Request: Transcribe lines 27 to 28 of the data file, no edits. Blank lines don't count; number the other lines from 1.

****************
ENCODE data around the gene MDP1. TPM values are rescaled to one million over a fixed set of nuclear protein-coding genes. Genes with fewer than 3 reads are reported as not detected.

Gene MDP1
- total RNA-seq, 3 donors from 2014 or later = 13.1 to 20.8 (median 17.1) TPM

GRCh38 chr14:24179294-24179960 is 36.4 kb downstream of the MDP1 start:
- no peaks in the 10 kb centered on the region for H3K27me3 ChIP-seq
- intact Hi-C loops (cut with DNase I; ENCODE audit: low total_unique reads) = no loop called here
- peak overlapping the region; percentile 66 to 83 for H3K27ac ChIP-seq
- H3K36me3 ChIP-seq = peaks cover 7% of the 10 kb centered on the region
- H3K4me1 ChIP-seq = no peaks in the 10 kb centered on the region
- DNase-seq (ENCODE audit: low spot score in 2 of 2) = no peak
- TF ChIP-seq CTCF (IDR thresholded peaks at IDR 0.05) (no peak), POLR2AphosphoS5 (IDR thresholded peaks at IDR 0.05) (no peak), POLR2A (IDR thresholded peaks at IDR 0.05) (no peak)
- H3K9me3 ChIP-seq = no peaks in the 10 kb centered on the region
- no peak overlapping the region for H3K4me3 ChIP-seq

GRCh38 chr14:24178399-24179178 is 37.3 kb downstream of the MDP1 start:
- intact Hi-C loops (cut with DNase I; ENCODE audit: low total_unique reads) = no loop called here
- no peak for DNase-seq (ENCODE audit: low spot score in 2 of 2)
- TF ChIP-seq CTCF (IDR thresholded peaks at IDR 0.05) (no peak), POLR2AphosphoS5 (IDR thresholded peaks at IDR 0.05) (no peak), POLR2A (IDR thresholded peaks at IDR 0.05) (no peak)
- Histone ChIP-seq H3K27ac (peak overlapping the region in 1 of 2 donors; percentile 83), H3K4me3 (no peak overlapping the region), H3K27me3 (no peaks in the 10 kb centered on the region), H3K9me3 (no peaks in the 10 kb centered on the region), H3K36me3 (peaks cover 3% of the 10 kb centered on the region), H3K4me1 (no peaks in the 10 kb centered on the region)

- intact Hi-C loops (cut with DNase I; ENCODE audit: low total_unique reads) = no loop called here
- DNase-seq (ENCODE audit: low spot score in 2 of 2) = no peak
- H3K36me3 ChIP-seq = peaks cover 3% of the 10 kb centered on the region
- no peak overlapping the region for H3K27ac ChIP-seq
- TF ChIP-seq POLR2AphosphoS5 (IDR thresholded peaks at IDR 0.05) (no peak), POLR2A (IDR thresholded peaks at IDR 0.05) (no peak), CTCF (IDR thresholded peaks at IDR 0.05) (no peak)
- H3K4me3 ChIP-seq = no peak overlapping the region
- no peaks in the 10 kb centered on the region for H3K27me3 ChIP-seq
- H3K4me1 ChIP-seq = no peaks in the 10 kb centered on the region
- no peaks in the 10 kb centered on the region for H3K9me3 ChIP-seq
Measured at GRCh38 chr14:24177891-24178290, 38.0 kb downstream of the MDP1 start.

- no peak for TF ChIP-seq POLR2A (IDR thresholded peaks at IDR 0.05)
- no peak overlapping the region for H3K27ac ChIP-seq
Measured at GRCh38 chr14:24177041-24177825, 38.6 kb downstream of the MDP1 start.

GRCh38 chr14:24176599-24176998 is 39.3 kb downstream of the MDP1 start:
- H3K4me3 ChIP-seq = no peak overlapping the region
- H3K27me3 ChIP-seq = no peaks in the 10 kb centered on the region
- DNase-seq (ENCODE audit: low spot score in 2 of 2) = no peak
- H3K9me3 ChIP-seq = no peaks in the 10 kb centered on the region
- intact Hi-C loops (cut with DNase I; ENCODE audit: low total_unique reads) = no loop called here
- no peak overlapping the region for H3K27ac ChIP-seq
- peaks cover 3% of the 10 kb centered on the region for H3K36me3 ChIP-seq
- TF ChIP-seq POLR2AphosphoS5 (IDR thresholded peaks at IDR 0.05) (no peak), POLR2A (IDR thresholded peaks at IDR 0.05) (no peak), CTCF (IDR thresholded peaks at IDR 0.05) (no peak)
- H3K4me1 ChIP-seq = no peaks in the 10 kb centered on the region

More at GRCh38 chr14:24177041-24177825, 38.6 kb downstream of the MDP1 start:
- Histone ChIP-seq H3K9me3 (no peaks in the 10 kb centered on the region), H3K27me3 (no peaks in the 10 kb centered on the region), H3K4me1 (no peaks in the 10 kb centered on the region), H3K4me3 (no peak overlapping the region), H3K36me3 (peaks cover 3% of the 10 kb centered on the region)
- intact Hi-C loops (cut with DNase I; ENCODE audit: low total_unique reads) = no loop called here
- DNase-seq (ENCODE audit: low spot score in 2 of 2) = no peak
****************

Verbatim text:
- no peaks in the 10 kb centered on the region for H3K9me3 ChIP-seq
Measured at GRCh38 chr14:24177891-24178290, 38.0 kb downstream of the MDP1 start.